An Imposing Late 19th Century Napoleon III Gilt Bronze Mounted Rouge Griotte Marble Jardiniere by Barbedienne
Item # VB6
The oval waisted neck with gadrooned surround mounted with acanthus leaves, the bulbous body centered to the front and back by a palmette, flanked by large ram’s head handles, on a circular spreading foot and square base all standing on four gilt bronze lion paw feet.
Signed F. Barbedienne next to one of the ram heads.
Ferdinand Barbedienne (1810-1892) was a highly important and prolific bronze founder of one of the most important French art foundries. He pioneered the use of mounts and, more commonly, bronze sculpture including figures and animals. Barbedienne produced catalogues of bronze reproductions of Greek and Roman classical sculpture and experimented with ‘champleve’ and ‘cloisonné’ enamels during the third quarter of the century. Barbedienne exhibited several pieces of furniture at the 1855 Paris Exhibition including a gilt-bronze mounted oak dressing table and a gilt-bronze mounted ebony veneered bookcase. Both pieces were executed in his favoured Renaissance revival style for furniture. Furniture with mounts signed by Barbedienne is extremely rare.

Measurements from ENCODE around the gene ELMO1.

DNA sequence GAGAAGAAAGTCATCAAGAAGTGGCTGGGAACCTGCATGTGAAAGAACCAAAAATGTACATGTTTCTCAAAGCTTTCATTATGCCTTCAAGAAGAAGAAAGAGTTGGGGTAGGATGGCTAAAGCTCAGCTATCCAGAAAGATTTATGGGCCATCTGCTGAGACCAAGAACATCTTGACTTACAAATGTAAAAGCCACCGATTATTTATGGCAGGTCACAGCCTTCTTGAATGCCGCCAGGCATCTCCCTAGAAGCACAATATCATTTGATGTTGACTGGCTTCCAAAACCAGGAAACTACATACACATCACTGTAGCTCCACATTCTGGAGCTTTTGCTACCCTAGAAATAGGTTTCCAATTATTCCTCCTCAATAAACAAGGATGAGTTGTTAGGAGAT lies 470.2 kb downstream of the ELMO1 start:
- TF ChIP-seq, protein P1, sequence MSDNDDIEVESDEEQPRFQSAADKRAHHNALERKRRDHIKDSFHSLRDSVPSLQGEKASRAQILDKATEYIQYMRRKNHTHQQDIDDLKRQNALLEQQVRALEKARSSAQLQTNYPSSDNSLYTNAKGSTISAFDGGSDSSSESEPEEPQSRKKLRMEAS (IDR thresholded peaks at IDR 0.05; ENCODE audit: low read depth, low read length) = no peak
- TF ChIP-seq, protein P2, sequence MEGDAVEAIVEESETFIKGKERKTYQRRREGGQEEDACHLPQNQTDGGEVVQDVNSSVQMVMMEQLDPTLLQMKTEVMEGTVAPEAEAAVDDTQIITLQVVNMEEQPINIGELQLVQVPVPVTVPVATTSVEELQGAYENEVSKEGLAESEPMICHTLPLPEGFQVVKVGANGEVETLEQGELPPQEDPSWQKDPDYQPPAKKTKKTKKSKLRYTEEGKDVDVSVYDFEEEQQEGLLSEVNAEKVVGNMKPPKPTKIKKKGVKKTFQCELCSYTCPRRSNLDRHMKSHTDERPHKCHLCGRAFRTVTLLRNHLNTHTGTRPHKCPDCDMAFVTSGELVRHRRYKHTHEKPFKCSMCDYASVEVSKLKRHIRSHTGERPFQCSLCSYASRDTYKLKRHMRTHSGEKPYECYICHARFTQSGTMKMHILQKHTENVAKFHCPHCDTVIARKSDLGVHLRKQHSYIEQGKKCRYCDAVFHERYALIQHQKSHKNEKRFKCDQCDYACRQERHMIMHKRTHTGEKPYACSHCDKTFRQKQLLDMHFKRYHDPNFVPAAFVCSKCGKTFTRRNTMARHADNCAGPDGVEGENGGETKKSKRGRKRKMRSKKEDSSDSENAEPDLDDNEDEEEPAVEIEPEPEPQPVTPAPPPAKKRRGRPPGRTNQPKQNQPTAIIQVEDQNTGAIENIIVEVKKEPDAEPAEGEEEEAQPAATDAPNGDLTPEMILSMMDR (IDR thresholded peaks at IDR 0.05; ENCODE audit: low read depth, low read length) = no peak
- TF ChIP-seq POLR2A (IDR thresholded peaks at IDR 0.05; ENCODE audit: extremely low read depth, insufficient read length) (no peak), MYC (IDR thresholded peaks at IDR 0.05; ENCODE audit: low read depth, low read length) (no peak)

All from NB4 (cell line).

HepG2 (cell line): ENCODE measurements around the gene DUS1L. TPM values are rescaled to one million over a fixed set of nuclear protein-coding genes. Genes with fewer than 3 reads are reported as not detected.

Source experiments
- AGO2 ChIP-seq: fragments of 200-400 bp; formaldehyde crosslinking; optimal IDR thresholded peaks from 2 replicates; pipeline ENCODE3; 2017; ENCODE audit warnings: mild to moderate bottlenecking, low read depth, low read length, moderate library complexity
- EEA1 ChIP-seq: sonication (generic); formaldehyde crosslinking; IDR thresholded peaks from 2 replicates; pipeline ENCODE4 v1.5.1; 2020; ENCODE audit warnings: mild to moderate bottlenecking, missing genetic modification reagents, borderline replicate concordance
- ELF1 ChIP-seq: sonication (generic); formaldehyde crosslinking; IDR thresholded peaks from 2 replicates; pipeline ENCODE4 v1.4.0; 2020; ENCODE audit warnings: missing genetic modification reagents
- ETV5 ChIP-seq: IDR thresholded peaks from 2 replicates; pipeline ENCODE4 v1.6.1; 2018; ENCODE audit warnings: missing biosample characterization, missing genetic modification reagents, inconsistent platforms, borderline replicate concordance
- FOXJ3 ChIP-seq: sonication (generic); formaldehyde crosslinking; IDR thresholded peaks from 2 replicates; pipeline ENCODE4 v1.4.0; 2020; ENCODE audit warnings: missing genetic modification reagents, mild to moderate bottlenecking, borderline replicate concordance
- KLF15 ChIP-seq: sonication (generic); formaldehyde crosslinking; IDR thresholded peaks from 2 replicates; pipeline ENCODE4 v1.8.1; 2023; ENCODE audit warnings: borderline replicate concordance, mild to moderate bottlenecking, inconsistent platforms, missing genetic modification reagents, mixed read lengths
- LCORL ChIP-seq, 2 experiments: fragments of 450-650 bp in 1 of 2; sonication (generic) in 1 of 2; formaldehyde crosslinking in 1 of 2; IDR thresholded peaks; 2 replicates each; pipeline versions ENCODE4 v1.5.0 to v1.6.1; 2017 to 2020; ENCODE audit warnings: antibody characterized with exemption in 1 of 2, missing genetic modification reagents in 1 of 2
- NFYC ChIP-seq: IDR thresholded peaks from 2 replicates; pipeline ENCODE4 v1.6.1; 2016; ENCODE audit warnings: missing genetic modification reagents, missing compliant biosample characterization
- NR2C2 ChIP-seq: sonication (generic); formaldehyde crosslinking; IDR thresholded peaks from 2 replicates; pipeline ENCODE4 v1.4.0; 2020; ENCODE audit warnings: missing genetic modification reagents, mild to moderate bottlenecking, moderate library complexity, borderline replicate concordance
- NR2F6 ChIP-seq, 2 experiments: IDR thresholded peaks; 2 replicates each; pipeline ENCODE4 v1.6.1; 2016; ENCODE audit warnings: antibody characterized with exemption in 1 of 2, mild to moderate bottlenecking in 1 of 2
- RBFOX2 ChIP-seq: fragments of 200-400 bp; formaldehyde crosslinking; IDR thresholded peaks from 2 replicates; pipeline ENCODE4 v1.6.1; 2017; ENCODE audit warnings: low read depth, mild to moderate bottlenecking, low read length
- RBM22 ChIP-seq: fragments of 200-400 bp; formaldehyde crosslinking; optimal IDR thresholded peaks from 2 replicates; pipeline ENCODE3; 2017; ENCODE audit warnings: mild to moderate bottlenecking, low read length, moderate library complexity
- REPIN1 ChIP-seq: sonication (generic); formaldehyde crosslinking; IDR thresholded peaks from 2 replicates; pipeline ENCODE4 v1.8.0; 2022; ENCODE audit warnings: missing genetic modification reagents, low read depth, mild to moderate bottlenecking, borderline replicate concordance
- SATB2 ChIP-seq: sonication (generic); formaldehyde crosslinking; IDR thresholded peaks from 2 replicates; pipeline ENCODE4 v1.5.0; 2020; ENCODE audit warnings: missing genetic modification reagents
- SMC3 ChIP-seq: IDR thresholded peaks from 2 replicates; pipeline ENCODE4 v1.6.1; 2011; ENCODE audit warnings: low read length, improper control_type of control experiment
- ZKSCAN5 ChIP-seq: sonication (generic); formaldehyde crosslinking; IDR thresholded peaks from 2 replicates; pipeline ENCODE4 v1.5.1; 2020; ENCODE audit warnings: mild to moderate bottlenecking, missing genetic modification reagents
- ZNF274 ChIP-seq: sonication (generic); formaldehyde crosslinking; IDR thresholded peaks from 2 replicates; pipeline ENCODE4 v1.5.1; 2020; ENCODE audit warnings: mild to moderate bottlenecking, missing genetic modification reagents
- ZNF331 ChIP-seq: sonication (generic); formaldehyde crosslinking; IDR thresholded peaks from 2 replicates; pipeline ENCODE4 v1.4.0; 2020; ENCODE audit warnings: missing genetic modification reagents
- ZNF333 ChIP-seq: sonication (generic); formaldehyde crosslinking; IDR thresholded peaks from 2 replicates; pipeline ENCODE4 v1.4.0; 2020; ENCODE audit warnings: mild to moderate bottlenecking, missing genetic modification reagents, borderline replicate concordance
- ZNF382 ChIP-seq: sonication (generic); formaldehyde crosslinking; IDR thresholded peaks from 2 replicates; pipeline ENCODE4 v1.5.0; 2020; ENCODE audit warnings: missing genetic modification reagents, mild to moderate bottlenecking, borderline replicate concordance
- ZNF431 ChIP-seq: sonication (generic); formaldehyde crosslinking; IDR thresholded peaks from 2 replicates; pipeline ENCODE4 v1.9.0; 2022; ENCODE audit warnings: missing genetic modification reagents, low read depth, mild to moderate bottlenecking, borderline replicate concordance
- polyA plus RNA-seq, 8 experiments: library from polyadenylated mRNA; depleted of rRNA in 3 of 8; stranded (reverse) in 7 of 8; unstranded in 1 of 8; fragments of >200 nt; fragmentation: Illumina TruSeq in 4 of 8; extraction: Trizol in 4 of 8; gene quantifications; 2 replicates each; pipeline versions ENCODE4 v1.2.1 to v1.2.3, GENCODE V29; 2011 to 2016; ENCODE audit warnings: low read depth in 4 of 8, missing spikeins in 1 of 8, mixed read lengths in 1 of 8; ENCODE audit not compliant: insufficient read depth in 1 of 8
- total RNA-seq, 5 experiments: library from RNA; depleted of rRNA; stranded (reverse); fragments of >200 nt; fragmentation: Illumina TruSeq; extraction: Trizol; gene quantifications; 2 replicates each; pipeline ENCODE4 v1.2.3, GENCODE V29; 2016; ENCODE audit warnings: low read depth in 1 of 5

The Barbedienne foundry employed up to three hundred skilled labourers, handling the casting of numerous national monuments and architectural schemes. Ferdinand Barbedienne himself also took an active part in the promotion of contemporary sculpture and became one of the founders for Davis d’Angers’ medallions as well as much of Rude’s sculpture. His signature varied from hand written capitals to stamp in capitals, usually ‘F. Barbedienne, Fondeur’ or ‘BARBEDIENNE PARIS’. In 1839 Barbedienne collaborated with the inventor Achille Collas who had succeeded in enlarging and reducing works of art to arbitrary sizes by a simple mathematical calculation, allowing the accurate reduction of classical and contemporary marbles for the purpose of reproduction in bronze. In 1850 Barbedienne was commissioned to furnish the Paris town hall for which he was awarded with the ‘medaille d’ honneur’ at the Paris World Exhibition in 1855.
Height – 21 inches / 53cm
Width – 24 inches / 61cm
Depth – 15 inches / 38cm